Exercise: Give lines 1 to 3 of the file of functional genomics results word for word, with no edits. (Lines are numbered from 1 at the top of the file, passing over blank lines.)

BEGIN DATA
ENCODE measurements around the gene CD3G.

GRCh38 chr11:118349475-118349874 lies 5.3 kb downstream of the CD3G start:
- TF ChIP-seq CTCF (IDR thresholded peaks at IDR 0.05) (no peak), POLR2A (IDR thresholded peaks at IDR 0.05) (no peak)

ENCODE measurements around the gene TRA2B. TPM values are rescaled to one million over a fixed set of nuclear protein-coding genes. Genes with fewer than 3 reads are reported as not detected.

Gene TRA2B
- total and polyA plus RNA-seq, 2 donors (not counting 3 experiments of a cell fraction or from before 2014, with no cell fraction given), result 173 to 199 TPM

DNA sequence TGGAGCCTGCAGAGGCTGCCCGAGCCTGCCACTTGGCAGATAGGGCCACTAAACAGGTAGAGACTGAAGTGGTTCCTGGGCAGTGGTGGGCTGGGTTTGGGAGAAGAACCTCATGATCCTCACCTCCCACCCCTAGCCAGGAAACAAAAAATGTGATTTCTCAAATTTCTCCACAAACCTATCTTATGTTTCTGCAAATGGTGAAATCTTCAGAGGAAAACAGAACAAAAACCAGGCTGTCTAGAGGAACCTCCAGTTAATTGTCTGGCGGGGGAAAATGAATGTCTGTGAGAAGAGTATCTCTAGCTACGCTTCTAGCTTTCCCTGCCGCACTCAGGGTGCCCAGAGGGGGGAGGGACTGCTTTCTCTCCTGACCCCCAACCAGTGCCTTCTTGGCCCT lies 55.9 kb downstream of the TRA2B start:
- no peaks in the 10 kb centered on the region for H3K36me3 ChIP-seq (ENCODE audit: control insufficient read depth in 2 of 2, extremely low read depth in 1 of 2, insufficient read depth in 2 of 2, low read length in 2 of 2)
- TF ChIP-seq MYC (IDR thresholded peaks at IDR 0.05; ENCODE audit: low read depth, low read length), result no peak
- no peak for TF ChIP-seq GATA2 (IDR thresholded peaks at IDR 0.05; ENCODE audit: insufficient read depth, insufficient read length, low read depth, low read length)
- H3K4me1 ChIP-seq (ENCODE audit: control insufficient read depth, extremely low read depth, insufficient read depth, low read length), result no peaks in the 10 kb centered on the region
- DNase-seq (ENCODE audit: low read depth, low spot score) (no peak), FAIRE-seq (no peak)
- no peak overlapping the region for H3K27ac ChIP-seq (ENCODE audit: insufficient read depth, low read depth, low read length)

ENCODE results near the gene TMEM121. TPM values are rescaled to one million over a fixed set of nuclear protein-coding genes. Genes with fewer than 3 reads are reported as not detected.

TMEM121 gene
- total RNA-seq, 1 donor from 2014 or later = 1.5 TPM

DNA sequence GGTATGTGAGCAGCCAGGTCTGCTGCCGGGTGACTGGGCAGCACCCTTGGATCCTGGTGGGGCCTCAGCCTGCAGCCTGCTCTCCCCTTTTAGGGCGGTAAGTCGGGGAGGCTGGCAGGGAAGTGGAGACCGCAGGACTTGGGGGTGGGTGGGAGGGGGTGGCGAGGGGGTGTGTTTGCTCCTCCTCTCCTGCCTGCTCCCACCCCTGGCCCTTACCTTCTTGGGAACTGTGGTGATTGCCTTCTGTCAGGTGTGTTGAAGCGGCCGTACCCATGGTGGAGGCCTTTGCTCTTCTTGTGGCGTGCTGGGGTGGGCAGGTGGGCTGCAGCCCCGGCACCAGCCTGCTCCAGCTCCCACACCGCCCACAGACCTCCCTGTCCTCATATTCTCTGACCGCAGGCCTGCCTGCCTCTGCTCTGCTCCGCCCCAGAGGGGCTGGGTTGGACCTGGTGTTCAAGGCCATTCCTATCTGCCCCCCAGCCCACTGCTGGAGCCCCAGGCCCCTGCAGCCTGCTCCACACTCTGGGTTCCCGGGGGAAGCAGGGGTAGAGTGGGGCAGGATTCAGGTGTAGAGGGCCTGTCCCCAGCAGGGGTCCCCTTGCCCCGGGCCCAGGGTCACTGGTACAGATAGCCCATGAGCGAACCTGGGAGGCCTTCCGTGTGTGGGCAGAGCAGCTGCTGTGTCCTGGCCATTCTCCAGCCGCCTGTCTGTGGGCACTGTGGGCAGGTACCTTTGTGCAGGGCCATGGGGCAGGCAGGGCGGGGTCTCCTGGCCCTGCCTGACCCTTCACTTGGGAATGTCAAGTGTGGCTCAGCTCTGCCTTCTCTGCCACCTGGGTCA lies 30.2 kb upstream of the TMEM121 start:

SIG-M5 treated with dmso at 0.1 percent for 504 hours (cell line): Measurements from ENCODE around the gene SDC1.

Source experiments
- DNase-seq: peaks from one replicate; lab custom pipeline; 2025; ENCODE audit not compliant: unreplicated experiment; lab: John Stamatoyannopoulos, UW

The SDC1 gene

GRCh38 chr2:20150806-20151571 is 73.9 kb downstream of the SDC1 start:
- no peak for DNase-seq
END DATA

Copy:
ENCODE measurements around the gene CD3G.

GRCh38 chr11:118349475-118349874 lies 5.3 kb downstream of the CD3G start:
- TF ChIP-seq CTCF (IDR thresholded peaks at IDR 0.05) (no peak), POLR2A (IDR thresholded peaks at IDR 0.05) (no peak)